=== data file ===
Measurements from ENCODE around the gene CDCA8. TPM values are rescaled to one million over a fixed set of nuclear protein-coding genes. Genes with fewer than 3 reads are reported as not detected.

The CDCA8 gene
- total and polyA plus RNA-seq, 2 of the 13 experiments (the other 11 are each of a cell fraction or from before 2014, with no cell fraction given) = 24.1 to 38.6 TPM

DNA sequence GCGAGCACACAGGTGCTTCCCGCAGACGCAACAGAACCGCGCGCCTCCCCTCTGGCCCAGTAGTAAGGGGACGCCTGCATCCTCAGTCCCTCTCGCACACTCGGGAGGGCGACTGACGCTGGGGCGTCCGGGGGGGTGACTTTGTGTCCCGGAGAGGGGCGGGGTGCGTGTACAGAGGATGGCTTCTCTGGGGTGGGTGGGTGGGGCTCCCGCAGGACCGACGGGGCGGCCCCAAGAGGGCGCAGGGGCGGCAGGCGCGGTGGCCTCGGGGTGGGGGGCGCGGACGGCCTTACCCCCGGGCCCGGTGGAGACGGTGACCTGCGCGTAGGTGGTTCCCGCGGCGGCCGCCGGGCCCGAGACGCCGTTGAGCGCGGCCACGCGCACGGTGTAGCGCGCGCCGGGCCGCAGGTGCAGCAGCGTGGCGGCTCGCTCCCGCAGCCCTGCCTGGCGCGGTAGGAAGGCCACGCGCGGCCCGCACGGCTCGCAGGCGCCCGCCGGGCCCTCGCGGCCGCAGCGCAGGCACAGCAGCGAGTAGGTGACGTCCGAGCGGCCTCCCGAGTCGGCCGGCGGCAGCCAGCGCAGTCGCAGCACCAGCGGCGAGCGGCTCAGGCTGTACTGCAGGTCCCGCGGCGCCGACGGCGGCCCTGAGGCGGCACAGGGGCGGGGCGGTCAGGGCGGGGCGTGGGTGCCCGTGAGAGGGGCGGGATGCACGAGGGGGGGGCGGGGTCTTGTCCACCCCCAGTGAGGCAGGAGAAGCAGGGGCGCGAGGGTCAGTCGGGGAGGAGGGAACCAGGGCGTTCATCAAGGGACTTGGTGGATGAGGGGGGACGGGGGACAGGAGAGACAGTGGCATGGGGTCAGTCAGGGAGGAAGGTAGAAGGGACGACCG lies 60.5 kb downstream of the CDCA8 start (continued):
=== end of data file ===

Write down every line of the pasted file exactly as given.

Measurements from ENCODE around the gene CDCA8. TPM values are rescaled to one million over a fixed set of nuclear protein-coding genes. Genes with fewer than 3 reads are reported as not detected.

The CDCA8 gene
- total and polyA plus RNA-seq, 2 of the 13 experiments (the other 11 are each of a cell fraction or from before 2014, with no cell fraction given) = 24.1 to 38.6 TPM

DNA sequence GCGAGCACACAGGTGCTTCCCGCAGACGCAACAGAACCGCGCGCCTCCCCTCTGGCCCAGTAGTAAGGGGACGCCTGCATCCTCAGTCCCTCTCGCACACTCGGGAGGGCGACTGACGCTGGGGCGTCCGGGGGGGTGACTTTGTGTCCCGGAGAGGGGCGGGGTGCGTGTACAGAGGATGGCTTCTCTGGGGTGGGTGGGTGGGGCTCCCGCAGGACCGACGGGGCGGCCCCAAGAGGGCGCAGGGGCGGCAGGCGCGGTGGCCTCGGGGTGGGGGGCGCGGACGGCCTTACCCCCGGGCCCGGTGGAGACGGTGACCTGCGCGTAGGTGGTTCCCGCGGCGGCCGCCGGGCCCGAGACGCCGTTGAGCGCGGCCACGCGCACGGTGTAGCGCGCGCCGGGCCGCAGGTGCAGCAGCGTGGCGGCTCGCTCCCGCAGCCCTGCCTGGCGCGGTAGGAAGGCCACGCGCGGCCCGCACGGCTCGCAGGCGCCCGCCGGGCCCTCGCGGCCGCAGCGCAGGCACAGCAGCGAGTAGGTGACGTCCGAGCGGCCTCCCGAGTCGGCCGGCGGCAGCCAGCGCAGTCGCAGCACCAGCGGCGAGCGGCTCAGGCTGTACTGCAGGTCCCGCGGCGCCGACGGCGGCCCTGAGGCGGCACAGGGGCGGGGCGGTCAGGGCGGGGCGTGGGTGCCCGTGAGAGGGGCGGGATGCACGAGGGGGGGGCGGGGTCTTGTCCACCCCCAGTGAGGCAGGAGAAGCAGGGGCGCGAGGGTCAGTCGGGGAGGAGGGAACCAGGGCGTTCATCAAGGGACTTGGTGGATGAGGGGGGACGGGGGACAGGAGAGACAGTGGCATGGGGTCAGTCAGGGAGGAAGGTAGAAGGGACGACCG lies 60.5 kb downstream of the CDCA8 start (continued):